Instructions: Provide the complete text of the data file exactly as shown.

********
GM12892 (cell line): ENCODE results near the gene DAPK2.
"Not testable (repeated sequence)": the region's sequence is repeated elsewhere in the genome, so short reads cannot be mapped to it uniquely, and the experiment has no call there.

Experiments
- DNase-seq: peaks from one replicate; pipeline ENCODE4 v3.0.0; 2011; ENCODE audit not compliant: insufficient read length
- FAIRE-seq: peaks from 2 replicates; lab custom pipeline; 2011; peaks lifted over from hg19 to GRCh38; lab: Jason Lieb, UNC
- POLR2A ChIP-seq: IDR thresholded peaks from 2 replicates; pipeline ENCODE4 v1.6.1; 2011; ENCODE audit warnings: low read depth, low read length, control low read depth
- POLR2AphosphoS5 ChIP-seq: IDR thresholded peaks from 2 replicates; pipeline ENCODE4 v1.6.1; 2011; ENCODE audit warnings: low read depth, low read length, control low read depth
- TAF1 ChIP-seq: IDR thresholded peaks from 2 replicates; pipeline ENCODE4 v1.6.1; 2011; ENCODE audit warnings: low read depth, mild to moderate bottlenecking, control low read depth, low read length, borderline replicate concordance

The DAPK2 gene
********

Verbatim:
GM12892 (cell line): ENCODE results near the gene DAPK2.
"Not testable (repeated sequence)": the region's sequence is repeated elsewhere in the genome, so short reads cannot be mapped to it uniquely, and the experiment has no call there.

Experiments
- DNase-seq: peaks from one replicate; pipeline ENCODE4 v3.0.0; 2011; ENCODE audit not compliant: insufficient read length
- FAIRE-seq: peaks from 2 replicates; lab custom pipeline; 2011; peaks lifted over from hg19 to GRCh38; lab: Jason Lieb, UNC
- POLR2A ChIP-seq: IDR thresholded peaks from 2 replicates; pipeline ENCODE4 v1.6.1; 2011; ENCODE audit warnings: low read depth, low read length, control low read depth
- POLR2AphosphoS5 ChIP-seq: IDR thresholded peaks from 2 replicates; pipeline ENCODE4 v1.6.1; 2011; ENCODE audit warnings: low read depth, low read length, control low read depth
- TAF1 ChIP-seq: IDR thresholded peaks from 2 replicates; pipeline ENCODE4 v1.6.1; 2011; ENCODE audit warnings: low read depth, mild to moderate bottlenecking, control low read depth, low read length, borderline replicate concordance

The DAPK2 gene